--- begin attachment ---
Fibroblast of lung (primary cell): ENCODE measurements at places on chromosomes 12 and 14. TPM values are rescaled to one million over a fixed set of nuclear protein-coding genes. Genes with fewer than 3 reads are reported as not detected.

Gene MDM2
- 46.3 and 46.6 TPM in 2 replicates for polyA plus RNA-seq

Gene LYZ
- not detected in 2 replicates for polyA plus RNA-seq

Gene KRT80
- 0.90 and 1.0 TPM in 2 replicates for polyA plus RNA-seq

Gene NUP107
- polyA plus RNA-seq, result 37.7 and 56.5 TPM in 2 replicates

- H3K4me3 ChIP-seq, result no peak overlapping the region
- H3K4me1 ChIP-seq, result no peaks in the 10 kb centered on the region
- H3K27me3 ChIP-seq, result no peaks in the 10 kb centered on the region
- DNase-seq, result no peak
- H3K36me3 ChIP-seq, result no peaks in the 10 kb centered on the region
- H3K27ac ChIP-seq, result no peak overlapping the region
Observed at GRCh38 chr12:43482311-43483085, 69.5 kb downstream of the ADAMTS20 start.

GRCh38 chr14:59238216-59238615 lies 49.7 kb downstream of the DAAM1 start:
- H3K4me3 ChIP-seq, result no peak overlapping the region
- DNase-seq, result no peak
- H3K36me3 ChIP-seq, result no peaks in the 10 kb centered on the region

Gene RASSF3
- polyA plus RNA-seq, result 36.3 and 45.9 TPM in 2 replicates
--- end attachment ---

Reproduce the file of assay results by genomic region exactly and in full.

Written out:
Fibroblast of lung (primary cell): ENCODE measurements at places on chromosomes 12 and 14. TPM values are rescaled to one million over a fixed set of nuclear protein-coding genes. Genes with fewer than 3 reads are reported as not detected.

Gene MDM2
- 46.3 and 46.6 TPM in 2 replicates for polyA plus RNA-seq

Gene LYZ
- not detected in 2 replicates for polyA plus RNA-seq

Gene KRT80
- 0.90 and 1.0 TPM in 2 replicates for polyA plus RNA-seq

Gene NUP107
- polyA plus RNA-seq, result 37.7 and 56.5 TPM in 2 replicates

- H3K4me3 ChIP-seq, result no peak overlapping the region
- H3K4me1 ChIP-seq, result no peaks in the 10 kb centered on the region
- H3K27me3 ChIP-seq, result no peaks in the 10 kb centered on the region
- DNase-seq, result no peak
- H3K36me3 ChIP-seq, result no peaks in the 10 kb centered on the region
- H3K27ac ChIP-seq, result no peak overlapping the region
Observed at GRCh38 chr12:43482311-43483085, 69.5 kb downstream of the ADAMTS20 start.

GRCh38 chr14:59238216-59238615 lies 49.7 kb downstream of the DAAM1 start:
- H3K4me3 ChIP-seq, result no peak overlapping the region
- DNase-seq, result no peak
- H3K36me3 ChIP-seq, result no peaks in the 10 kb centered on the region

Gene RASSF3
- polyA plus RNA-seq, result 36.3 and 45.9 TPM in 2 replicates